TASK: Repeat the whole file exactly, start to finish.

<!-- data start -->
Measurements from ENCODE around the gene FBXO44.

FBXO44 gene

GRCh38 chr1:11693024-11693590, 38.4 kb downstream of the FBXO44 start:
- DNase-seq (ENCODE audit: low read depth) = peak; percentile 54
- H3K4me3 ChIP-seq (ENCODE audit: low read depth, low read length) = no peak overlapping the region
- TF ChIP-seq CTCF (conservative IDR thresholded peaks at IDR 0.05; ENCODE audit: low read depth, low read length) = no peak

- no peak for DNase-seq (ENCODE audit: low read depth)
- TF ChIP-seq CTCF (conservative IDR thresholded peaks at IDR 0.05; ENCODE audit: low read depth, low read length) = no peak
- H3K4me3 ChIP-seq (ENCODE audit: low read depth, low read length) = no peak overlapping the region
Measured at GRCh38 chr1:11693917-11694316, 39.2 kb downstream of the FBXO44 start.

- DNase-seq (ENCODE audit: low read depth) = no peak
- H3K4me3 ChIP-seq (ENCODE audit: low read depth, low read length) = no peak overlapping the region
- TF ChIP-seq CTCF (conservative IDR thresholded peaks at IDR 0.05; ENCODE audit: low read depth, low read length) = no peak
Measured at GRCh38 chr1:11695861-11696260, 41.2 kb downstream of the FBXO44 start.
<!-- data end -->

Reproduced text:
Measurements from ENCODE around the gene FBXO44.

FBXO44 gene

GRCh38 chr1:11693024-11693590, 38.4 kb downstream of the FBXO44 start:
- DNase-seq (ENCODE audit: low read depth) = peak; percentile 54
- H3K4me3 ChIP-seq (ENCODE audit: low read depth, low read length) = no peak overlapping the region
- TF ChIP-seq CTCF (conservative IDR thresholded peaks at IDR 0.05; ENCODE audit: low read depth, low read length) = no peak

- no peak for DNase-seq (ENCODE audit: low read depth)
- TF ChIP-seq CTCF (conservative IDR thresholded peaks at IDR 0.05; ENCODE audit: low read depth, low read length) = no peak
- H3K4me3 ChIP-seq (ENCODE audit: low read depth, low read length) = no peak overlapping the region
Measured at GRCh38 chr1:11693917-11694316, 39.2 kb downstream of the FBXO44 start.

- DNase-seq (ENCODE audit: low read depth) = no peak
- H3K4me3 ChIP-seq (ENCODE audit: low read depth, low read length) = no peak overlapping the region
- TF ChIP-seq CTCF (conservative IDR thresholded peaks at IDR 0.05; ENCODE audit: low read depth, low read length) = no peak
Measured at GRCh38 chr1:11695861-11696260, 41.2 kb downstream of the FBXO44 start.